This is the area where I do want to acknowledge that again Victoria has taken the leadership. We had the Prime Minister with the Premier making a new announcement on melanoma. Melanoma is known internationally as the Australian disease, so to have a new clinical trial centre right here in Melbourne that is world class—the investment is $152 million for a centre to bring together specialist researchers, clinical care and cancer patient treatment facilities under one roof, and it will drive innovation in cancer research and provide comprehensive skin cancer care services—is a wonderful result, delivered again by this government. It is backed by $50 million from the Victorian Labor government and will be located next to the Alfred hospital.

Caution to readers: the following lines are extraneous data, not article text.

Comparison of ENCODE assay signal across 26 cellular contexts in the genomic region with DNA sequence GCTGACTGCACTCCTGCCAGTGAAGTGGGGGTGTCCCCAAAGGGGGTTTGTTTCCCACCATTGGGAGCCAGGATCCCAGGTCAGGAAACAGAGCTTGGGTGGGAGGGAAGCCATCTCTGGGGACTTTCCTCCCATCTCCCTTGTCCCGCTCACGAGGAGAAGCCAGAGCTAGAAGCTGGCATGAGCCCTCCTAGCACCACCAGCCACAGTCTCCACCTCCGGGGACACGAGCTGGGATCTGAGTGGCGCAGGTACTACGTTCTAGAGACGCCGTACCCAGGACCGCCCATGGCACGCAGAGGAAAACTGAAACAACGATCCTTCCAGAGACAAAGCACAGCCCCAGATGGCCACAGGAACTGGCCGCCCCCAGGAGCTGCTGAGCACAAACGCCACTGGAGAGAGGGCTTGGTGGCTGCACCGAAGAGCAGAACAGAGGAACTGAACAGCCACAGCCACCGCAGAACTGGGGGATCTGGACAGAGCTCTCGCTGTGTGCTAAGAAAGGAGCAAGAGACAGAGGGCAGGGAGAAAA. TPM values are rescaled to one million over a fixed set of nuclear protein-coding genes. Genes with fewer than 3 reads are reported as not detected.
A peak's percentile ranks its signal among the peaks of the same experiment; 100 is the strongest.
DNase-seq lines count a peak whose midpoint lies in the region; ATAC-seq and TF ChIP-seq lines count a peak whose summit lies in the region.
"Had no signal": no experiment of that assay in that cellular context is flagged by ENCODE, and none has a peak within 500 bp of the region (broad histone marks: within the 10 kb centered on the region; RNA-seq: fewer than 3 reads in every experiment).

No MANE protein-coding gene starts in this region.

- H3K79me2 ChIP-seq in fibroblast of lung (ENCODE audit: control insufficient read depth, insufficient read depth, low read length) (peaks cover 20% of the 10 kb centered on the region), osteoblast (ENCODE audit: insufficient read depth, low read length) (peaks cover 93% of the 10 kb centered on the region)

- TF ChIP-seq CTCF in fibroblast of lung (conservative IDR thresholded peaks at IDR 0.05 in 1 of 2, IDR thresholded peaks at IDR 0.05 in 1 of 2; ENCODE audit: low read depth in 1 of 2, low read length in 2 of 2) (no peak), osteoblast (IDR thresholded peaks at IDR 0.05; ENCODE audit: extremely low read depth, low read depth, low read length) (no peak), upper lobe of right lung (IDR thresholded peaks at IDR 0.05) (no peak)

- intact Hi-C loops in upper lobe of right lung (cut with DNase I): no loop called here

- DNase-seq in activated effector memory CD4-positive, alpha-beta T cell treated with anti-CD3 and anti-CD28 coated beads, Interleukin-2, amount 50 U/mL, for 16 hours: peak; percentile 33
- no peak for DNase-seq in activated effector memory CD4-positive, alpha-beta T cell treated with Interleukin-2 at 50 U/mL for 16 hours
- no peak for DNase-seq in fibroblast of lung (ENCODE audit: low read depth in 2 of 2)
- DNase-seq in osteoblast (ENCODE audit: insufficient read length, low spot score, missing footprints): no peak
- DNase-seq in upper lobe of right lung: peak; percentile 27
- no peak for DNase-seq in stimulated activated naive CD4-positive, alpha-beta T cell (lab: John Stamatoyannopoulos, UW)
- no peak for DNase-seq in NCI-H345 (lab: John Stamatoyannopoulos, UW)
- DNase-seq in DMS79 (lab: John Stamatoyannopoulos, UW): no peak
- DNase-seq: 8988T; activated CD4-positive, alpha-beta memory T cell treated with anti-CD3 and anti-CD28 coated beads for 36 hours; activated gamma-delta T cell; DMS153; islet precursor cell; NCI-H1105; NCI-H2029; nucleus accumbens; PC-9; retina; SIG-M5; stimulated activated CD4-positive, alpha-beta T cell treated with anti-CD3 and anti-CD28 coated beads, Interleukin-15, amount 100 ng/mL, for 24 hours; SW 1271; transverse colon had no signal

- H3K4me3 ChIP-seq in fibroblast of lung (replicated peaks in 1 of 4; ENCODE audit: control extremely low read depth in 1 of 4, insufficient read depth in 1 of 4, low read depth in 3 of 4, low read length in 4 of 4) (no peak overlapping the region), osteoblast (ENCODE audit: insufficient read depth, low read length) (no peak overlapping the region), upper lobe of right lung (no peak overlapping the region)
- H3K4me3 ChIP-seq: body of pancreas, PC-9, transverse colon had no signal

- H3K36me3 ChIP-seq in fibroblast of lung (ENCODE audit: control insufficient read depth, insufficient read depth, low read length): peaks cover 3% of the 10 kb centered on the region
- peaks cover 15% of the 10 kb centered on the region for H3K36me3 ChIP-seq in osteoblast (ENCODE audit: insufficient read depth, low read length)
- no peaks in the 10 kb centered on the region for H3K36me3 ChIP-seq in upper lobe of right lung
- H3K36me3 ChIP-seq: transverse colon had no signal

The new centre will be home to the Victorian Melanoma Service, the Alfred cancer service and the Australian clinical trial centre. These trials are really important. I do want to acknowledge that it is going to be named the Paula Fox Melanoma and Cancer Centre, named after the philanthropist Paula Fox, with her personal connection to melanoma. I remember when she showed me the scar; it was nearly 50 stitches down her back. It was like the sash on the Essendon jumper. That is a huge personal connection, and I think it is really interesting to bring philanthropists together, bring governments together and get this result. It is world-leading research, it will change lives, it will save lives, and it is Victoria at its best. The world is watching. They are wanting to connect—the Australian British Health Catalyst is coming up as well.

Electoral Matters Committee